The coronavirus has taken a lot away this year, but one seasonal joy the pandemic hasn’t ruined is pumpkin picking.
But remember the tropical storm with the name few could pronounce properly?
Turns out, Isaias is to blame for crop destruction this year.
When people think of hurricane season, rarely do they think of the nasty effects storms can have on finding the perfect carving pumpkin come Halloween.
Barry Allen, co-owner of Pumpkinville in James City County, said he and his brother drove up to the mountains three times last weekend to buy pumpkins so they could have enough this year.
And he said he would be making another trip the following day.
“The local pumpkin crops are terrible because of all the rain we had,” Allen said. “We do have a few in a patch in an upper part of New Kent, but nothing like it should be.”
Pumpkinville is a bit different than other farms in the area, since they are only open throughout the month of October. Allen said they will still be open this year, but safety guidelines will be in place.
For example, the number of people on a hayride will be limited and signs will be put up reminding people to maintain social distance.
“There is no requirement for wearing a mask outside, but we do ask people to wear a mask when they enter our general store,” Allen said.
Aside from pumpkins, Pumpkinville also offers fall decorations, assorted jellies and jams, chrysanthemums, squash, and gourds.
Stephanie Dean Ripchick, owner of Holly Fork Farm in New Kent County, said she also had to order pumpkins from other farms. They lost nearly 85% of their crops.
“There’s been no complaints from our patrons,” Ripchick said. “They’re just happy we’re open and happy we’re outside.”
Aside from weather challenges, the pandemic has also taken a toll on Holly Fork Farm. Ripchick said they lost roughly 80% of their field trip base.
“I’m up for a challenge,” she said. “Business is important but safety is more important.”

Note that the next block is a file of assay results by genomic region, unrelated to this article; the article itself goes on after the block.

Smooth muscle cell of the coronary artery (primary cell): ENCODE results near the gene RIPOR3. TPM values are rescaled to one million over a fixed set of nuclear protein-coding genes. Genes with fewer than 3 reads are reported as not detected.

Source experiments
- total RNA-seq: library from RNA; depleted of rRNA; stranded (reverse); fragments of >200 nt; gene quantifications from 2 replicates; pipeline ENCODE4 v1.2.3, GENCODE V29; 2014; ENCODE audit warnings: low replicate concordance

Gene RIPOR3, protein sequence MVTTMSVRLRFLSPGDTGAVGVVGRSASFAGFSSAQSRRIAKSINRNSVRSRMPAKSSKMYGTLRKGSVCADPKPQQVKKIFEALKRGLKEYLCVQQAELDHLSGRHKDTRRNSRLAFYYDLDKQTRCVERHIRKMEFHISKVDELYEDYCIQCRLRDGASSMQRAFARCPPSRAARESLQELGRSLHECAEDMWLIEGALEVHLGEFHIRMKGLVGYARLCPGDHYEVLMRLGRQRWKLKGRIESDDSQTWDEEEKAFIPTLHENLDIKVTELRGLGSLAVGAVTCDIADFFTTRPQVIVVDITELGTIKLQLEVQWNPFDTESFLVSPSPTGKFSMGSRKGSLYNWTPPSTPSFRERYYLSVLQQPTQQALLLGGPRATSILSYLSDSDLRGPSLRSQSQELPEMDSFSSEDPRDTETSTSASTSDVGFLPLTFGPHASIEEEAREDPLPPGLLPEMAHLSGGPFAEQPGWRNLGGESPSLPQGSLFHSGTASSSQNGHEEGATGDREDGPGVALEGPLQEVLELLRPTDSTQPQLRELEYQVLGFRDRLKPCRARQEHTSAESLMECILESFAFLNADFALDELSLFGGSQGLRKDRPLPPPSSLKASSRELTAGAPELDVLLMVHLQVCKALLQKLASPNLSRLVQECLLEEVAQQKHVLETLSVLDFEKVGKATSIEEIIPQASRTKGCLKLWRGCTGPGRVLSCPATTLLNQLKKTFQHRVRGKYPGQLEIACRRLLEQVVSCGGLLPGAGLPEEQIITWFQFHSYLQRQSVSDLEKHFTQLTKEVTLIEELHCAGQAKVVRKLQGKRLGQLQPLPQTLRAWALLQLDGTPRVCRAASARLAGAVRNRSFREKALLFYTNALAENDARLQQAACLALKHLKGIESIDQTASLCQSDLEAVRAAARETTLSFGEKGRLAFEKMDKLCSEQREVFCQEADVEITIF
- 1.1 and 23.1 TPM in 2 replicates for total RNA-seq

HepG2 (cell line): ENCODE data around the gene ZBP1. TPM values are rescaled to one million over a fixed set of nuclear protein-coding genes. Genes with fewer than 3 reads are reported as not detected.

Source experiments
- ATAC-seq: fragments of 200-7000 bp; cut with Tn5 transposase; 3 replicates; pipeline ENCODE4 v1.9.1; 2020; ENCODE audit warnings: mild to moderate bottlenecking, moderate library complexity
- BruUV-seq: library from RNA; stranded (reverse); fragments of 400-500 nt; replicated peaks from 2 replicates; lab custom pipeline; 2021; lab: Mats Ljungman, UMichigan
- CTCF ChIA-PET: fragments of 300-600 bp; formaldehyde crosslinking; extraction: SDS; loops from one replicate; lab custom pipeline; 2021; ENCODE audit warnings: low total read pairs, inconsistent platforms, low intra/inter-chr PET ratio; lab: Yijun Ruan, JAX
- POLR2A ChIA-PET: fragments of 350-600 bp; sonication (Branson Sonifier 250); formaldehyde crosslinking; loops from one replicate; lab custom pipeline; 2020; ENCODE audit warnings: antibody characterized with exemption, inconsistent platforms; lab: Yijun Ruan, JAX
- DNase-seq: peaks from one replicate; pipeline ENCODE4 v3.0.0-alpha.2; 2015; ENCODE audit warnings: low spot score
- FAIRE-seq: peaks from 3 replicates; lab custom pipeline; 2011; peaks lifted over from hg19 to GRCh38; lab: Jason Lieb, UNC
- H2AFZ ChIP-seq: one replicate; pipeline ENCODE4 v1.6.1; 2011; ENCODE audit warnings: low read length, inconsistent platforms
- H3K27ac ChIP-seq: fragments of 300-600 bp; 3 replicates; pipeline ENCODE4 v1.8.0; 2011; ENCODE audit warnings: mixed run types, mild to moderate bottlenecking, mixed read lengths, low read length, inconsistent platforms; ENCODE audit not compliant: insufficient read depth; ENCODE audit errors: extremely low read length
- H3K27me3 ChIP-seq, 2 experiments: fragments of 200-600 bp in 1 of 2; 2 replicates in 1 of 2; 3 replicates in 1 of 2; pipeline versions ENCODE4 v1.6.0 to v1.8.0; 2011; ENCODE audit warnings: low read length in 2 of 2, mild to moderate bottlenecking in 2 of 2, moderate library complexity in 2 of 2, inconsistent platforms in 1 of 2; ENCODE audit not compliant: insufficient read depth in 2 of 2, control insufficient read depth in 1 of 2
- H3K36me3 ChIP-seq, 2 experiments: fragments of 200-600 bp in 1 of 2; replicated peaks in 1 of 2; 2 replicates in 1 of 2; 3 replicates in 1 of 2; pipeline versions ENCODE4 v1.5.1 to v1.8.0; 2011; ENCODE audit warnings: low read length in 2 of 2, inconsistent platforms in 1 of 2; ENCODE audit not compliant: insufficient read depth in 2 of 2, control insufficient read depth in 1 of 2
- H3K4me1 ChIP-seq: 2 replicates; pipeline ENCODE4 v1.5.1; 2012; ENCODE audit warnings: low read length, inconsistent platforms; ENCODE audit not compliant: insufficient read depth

Some of the operational changes include having two or three hayrides running at all times, social distancing at check-out and temperature checks for employees. Holly Fork Farm also hired extra help to keep up with sanitization.
But not all farms were as fortunate to remain open this season.
This is the first time in 37 years Belmont Pumpkin Farm in Mathews County had to close for the fall season. All the crops, including pumpkins, sunflowers, and corn, were destroyed by Tropical Storm Isaias.
“Our corn maze is still in water,” said Cammie Gustafson-Flanagan, owner of Belmont Farm. Isaias brought roughly seven inches of rain in one week, and the following week, the farm got 11 inches of rain.
“The sunflowers only got a foot tall because of all that rain, so we decided we had to close,” she said.
Usually, the farm has six-and-a-half acres of pumpkins, three acres for sunflowers, and four acres for the corn maze. Belmont Farm also sells jams, apple butters, and chrysanthemums while also offering various family-friendly activities.
Gustafson-Flanagan said closing this season was probably for the best, since she wasn’t sure the farm could keep up with the required safety measures.
“If it was going to happen, I’m glad it at least happened this year, since we’re kind of stuck at home anyway,” she said.
But just because the farm is closed for the season doesn’t mean the work stops. Gustafson-Flanagan, on the phone last week, said she was just about to go to the store to pick up seeds for a cover crop. This crop is then ploughed to provide the soil with nitrogen and give the next crop an extra nutrition boost.
She added she and her family are also expanding their barn, kitchen, and playground.
For the springtime, if the pandemic is over by then, Gustafso-Flanagan said they would like to host music festivals. If not, Belmont Farm plans to have more sunflowers next year.
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